Of Woodcuts and Metalcuts

A peek inside old illustration techniques.

By James R. Voelkel | April 7, 2015
Mark of Pierre Viart

Metalcut printer’s mark of Pierre Viart from a 16th-century French edition of Liber secretorum.

Science History Institute

The woodcut was the earliest and most versatile form of printed illustration. In execution it was simple. The artist would draw the illustration (backward) on a wooden plank and then cut away all the parts that were not meant to print. When the surviving high parts were inked and pressed onto paper, the desired image would appear. Because this method of relief printing was identical to that of type, words and pictures could be set up in the same form and printed all at once. Woodcuts can be identified by their characteristic lines—thick and of uneven width—and the “squash” of the ink at the edge of the line.

Though woodcuts could be used over and over, they were susceptible to damage. Often the outermost frame of an illustration at the edge of the block would chip, resulting in small discontinuities in the line. Sometimes the damage proved more catastrophic. The depiction of celestial vortices in Descartes’s Principia philosophicae (1644) illustrates a particularly bad case. The woodcut appears repeatedly in the book. At first the image looks fine. But then gaps appear in the lines at the bottom, the initial symptoms of a crack that soon splits the block in half. In subsequent impressions it is clear that a patch has been fashioned, slipped into the crack, and carved as best as could be done to match the original woodcut.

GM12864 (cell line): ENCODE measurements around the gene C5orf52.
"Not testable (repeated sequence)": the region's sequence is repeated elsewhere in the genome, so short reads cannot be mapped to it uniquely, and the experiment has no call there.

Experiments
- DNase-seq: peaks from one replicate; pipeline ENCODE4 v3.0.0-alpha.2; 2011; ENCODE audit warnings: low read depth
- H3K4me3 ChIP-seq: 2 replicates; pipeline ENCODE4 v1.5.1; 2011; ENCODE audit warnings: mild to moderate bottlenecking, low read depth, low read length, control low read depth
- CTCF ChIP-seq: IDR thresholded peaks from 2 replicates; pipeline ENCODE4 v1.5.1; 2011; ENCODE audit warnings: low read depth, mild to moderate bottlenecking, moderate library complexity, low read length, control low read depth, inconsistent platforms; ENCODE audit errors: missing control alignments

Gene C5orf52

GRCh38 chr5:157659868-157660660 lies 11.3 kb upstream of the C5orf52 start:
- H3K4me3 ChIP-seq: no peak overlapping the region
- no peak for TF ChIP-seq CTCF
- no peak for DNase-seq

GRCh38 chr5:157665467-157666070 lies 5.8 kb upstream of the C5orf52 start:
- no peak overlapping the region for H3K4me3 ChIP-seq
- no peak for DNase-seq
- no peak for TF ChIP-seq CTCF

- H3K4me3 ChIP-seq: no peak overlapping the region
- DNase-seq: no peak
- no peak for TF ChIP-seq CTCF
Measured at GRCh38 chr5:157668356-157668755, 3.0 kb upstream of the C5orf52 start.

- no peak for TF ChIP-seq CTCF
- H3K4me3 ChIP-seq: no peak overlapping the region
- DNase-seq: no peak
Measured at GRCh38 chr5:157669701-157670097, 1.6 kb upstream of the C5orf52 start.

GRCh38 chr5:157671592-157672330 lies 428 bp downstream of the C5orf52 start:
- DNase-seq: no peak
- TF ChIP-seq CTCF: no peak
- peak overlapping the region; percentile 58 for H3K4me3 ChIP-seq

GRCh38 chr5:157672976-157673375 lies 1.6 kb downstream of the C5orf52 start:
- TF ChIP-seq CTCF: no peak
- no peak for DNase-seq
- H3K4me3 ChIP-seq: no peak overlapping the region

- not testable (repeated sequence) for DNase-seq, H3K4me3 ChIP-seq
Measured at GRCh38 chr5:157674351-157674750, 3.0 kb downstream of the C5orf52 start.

A much less frequently used alternative to the woodcut was the metalcut, which was more or less immune to this kind of damage. But carving the desired image on a block of metal was far more difficult; so metalcuts were typically reserved for elements that would be reused from book to book, such as decorative initials and printers’ marks. In principle woodcuts and metalcuts can be very difficult to distinguish. Fortunately for us, the difficulty of working metal is often reflected in metalcuts’ characteristic look. They are frequently darkish with backgrounds decorated with repeating white pinpoints—often perfectly circular—which are the result of the artist working the metal surface with a hammer and punch.